A fair number of ophthalmologists, including yours truly, have taught more than their fair number of courses throughout the years. A few weeks ago, an interesting question dawned upon me: "Are the courses as we're teaching attendees the most effective means of transferring ophthalmic knowledge and surgical skill?" For an accurate assessment, I propose that we engage in an interactive exercise of answering a few questions. Perhaps this activity will not only show what the readers feel is the best method of teaching a course, but it will also help the course participants determine which factor(s) is really the most important in learning a new skill or becoming comfortable with a new product.
Let's assume that you, the reader, are interested in learning about a new pharmaceutical agent (ie, a glaucoma medication) or a new surgical device (ie, a phakic bifocal IOL). Figure 1 begins by listing factors concerning what makes you feel comfortable with the credibility and quality of the informational aspects of the course. It then lists possible methods of increasing the effectiveness of knowledge/skills transfer to the student. In other words, it indicates why you might or might not attend a course.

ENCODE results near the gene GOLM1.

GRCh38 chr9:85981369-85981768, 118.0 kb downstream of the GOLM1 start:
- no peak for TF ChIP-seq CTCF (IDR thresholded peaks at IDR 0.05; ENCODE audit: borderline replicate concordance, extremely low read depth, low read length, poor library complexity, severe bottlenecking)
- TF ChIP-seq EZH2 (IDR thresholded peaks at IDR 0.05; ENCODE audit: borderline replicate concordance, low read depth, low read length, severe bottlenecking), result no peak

The grading rules are simple. Please rank the questions in each section from most to least important according to the scale 10, 8, 6, 4, 2, 0. If you simply must rate two questions as equals, you may take the total of the two questions and give one-half to each (ie, if you wish to rank the second and third most important questions equally, give each one a 7).
I encourage you to submit your answers to me in a condensed form (Figure 2). Depending on readers' responses, I will publish the results in a future column. The goal is to determine whether we should continue to offer and teach courses in the same time-honored manner or if there may be a better way to exchange information and surgical skills.
Lee T. Nordan, MD, is a technology consultant for Vision Membrane Technologies, Inc., in Carlsbad, California.
Dr. Nordan may be reached at (858) 487-9600; email@example.com.